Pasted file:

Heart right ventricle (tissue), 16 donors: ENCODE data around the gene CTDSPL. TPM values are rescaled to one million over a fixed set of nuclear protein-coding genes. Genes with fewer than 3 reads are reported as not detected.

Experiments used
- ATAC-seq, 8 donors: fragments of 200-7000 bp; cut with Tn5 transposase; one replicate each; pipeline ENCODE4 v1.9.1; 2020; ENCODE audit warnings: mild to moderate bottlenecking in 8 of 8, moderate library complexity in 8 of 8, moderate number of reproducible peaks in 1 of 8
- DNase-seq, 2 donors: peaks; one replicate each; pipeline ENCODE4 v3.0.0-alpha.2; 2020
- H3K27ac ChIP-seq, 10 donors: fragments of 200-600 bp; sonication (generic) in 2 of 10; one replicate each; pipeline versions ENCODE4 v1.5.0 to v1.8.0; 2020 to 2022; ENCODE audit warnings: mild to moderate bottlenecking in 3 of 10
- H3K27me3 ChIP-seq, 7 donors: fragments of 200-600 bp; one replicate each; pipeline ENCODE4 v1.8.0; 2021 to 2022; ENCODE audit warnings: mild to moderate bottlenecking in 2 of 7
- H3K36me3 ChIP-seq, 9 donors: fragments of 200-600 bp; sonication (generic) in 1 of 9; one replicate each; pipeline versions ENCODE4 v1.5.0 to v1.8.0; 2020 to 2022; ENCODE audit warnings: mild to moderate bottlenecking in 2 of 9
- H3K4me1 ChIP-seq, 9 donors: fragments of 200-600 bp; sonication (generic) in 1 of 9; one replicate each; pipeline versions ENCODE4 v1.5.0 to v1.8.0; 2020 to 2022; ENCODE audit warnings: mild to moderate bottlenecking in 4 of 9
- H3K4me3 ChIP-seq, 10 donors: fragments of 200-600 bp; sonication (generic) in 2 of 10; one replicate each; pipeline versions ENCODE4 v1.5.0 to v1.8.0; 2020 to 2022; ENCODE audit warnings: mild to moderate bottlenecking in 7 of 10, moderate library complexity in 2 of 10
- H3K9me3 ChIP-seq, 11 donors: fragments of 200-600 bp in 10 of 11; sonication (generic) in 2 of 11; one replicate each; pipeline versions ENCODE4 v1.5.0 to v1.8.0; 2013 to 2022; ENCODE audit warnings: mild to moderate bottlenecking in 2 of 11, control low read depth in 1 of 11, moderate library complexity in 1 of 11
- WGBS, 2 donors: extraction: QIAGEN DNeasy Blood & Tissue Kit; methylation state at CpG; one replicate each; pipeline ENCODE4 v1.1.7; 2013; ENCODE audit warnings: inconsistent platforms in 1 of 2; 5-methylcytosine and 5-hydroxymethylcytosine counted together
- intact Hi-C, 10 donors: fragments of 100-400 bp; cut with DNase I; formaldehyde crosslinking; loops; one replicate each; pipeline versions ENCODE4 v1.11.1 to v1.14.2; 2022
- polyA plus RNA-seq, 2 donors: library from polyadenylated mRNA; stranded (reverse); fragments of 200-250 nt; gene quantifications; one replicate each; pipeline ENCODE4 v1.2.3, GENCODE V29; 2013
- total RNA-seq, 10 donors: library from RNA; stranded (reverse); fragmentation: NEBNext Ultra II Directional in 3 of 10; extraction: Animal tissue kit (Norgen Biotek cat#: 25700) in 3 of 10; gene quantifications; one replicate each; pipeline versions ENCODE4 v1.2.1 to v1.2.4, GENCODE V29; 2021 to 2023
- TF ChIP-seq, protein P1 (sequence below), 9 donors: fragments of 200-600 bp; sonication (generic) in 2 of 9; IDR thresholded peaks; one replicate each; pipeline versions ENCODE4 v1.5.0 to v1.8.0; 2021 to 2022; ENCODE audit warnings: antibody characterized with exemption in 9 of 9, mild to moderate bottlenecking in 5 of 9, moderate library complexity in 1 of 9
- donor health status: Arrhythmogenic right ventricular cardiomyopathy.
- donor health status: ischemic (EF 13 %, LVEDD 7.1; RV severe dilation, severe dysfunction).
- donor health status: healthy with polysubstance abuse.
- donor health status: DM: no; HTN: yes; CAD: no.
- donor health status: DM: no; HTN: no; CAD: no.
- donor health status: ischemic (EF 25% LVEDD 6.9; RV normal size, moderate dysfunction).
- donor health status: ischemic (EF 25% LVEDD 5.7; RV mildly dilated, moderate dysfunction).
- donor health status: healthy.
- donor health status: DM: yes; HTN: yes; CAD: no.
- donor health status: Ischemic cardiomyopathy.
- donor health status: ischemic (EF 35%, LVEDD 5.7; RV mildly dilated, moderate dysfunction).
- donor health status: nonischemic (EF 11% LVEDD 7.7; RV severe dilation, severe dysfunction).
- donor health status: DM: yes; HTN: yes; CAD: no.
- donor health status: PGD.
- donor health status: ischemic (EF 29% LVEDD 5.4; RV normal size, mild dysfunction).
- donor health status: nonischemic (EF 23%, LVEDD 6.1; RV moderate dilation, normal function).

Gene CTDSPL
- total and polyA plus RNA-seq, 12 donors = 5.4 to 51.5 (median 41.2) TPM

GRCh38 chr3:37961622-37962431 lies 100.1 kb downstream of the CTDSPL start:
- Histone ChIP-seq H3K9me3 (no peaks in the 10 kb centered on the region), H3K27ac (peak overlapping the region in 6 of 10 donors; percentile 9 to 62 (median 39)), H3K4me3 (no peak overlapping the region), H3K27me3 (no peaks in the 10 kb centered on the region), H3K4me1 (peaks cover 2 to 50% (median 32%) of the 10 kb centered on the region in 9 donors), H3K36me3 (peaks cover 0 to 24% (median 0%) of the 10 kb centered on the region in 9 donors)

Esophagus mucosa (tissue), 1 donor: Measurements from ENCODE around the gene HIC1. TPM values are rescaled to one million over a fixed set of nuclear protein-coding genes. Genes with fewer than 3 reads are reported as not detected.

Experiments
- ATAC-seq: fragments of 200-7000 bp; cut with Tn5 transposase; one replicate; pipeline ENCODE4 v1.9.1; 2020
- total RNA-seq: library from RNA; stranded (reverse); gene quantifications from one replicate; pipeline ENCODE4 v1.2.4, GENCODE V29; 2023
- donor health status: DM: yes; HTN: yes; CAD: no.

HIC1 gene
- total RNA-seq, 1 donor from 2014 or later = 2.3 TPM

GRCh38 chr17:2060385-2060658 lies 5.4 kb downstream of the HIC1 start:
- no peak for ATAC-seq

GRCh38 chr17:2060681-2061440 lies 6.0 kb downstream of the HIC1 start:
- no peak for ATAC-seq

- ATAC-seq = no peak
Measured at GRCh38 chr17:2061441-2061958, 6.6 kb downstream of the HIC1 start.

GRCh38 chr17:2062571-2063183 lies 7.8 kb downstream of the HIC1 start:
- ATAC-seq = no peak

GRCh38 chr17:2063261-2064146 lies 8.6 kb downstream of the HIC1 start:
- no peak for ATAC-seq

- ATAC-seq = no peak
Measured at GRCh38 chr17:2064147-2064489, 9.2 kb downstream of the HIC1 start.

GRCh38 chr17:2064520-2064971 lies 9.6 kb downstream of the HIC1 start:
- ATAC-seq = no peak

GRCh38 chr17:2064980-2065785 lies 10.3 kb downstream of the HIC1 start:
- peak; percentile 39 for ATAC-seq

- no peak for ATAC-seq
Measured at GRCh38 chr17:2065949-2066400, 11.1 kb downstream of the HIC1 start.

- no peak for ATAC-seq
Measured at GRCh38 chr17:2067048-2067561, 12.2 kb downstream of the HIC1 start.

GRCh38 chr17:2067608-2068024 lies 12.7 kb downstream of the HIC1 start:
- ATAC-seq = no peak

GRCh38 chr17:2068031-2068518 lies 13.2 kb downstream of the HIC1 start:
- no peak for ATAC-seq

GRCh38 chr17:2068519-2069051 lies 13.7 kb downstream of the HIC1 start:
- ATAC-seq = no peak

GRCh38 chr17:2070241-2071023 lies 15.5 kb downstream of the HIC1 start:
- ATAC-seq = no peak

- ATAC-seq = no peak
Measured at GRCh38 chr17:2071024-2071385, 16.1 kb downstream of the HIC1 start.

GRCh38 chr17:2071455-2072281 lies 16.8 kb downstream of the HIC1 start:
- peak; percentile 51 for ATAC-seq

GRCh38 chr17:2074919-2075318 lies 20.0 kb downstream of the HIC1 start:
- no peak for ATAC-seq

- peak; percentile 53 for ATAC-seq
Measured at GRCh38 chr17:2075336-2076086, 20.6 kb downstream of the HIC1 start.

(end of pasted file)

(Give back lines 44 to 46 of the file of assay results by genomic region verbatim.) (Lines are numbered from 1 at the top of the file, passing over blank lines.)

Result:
- no peak for ATAC-seq

GRCh38 chr17:2060681-2061440 lies 6.0 kb downstream of the HIC1 start:
- no peak for ATAC-seq